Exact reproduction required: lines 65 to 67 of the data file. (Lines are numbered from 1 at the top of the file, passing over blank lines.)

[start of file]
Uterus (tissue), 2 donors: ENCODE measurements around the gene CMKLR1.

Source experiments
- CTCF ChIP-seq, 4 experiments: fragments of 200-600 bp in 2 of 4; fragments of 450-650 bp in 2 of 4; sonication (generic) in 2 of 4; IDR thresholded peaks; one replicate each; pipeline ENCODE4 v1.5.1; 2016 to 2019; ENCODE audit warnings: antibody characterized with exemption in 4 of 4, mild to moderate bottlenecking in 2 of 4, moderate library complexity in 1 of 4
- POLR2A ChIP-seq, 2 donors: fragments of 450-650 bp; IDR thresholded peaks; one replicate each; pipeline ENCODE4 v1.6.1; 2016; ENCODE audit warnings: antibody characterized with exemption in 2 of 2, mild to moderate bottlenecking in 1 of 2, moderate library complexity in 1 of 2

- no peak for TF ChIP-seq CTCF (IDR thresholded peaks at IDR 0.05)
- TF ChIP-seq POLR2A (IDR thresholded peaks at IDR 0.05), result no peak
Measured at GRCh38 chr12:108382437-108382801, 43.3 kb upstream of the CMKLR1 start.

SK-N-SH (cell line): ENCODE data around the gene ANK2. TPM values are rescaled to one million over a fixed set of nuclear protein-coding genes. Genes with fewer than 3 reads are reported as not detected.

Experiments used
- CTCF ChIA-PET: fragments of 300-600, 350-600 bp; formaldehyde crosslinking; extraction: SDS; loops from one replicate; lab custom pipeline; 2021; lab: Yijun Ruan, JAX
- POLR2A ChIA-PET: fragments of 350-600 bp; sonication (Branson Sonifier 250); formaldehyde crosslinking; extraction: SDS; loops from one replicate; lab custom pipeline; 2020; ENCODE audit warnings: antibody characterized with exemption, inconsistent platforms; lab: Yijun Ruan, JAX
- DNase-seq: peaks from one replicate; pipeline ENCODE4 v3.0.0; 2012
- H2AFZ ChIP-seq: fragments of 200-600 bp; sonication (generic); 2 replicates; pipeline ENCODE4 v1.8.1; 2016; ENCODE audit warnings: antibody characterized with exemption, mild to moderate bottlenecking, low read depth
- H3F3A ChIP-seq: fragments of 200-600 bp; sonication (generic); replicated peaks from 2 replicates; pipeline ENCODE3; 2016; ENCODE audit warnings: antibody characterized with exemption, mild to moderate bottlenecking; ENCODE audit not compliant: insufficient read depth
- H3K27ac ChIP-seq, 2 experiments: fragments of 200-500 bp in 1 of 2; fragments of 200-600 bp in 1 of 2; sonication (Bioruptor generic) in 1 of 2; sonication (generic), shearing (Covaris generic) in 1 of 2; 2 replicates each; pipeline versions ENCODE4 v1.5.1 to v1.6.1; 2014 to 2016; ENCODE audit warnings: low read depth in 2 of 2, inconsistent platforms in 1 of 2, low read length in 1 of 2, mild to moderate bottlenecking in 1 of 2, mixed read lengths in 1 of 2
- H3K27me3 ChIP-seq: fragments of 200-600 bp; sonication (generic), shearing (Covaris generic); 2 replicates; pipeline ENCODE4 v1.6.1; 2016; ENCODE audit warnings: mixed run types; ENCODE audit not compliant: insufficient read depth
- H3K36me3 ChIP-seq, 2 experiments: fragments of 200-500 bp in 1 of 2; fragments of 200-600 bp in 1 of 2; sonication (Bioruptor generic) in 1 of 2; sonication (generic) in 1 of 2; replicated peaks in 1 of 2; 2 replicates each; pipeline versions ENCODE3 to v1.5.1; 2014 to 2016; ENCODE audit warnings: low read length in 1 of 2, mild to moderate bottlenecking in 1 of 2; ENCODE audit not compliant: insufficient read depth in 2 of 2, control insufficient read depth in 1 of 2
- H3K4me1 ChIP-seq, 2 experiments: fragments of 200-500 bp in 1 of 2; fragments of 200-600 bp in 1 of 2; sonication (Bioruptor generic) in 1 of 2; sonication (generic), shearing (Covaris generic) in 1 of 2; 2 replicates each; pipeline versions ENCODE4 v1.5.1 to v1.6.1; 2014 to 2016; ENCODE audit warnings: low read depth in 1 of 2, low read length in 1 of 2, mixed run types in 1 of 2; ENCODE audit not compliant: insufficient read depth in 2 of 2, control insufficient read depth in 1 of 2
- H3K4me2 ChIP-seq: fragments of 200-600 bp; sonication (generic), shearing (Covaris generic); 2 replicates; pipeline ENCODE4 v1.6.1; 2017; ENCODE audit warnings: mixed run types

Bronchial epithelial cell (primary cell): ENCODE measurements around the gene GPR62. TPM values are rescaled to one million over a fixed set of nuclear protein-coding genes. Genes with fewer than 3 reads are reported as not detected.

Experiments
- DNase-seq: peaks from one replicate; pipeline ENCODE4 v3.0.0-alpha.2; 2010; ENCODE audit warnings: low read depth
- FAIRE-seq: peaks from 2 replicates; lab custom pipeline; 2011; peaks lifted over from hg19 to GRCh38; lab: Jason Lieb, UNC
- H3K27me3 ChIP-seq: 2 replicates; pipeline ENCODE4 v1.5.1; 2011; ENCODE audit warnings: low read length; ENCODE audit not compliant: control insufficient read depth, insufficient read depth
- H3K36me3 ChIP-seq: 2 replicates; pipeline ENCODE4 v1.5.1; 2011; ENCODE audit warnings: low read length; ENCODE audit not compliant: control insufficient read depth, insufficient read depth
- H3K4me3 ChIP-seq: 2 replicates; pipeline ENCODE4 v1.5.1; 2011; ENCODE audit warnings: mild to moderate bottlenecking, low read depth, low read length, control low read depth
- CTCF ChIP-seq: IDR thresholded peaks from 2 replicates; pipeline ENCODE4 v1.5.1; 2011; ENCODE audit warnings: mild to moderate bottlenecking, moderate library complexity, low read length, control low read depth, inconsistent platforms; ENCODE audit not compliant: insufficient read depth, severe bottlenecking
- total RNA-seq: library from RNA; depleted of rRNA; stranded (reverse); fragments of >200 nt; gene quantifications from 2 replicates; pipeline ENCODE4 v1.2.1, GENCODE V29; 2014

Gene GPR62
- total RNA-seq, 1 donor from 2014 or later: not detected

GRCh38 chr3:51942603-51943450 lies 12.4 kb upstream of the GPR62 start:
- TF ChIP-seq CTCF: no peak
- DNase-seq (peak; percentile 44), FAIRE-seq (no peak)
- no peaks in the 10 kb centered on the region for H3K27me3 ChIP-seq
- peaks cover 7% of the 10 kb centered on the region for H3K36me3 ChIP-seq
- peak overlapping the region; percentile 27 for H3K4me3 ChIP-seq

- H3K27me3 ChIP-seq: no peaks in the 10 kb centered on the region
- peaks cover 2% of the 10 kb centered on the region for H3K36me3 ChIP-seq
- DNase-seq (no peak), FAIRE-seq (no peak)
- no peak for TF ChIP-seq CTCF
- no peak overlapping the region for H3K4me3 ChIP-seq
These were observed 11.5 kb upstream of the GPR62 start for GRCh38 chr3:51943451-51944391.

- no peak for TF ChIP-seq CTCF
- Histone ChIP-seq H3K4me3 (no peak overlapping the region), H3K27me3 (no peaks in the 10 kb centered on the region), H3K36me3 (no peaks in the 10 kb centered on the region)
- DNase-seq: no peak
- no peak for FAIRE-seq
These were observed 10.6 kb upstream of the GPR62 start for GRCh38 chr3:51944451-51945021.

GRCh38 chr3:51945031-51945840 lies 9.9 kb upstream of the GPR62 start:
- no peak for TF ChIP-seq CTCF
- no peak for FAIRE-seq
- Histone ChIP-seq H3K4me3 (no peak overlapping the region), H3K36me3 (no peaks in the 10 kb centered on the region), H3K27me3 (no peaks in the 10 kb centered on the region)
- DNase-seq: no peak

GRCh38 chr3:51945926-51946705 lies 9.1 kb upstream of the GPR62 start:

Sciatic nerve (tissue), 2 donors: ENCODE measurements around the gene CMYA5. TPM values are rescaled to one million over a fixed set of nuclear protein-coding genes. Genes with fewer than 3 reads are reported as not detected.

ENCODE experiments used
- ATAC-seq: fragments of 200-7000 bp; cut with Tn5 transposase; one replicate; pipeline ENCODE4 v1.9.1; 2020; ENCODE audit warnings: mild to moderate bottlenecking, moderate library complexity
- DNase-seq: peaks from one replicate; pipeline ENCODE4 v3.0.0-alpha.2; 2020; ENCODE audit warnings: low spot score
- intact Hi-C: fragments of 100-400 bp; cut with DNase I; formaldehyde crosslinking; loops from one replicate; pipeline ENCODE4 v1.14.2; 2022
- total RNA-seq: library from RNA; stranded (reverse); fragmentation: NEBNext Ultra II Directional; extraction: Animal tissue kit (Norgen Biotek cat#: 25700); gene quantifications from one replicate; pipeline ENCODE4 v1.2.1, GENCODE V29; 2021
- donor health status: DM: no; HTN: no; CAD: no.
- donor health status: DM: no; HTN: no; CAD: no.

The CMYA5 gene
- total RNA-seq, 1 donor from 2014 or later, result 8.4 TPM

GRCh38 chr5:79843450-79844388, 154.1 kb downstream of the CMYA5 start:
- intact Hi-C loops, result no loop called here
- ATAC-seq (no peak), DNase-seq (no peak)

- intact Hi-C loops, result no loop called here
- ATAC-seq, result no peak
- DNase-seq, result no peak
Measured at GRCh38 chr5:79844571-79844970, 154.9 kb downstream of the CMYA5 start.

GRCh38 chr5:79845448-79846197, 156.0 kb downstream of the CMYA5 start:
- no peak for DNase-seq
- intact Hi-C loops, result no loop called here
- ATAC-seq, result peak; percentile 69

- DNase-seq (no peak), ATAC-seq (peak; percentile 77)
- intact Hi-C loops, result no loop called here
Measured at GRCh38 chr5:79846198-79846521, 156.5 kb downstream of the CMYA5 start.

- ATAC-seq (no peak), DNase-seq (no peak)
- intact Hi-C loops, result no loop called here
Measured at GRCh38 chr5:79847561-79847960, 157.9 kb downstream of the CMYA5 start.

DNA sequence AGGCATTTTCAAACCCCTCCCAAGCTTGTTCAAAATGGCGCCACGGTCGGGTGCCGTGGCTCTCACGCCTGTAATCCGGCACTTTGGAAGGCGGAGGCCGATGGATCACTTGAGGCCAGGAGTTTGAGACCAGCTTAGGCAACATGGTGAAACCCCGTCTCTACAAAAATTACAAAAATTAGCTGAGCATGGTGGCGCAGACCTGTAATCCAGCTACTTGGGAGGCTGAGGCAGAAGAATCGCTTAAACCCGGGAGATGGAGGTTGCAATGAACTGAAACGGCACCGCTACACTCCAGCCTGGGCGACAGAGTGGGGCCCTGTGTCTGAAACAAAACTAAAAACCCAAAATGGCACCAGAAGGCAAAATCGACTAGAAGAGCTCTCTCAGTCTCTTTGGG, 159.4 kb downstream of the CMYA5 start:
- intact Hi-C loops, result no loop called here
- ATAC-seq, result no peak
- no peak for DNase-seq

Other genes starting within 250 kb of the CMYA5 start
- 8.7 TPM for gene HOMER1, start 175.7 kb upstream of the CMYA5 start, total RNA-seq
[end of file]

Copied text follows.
- intact Hi-C loops, result no loop called here
- ATAC-seq (no peak), DNase-seq (no peak)

- intact Hi-C loops, result no loop called here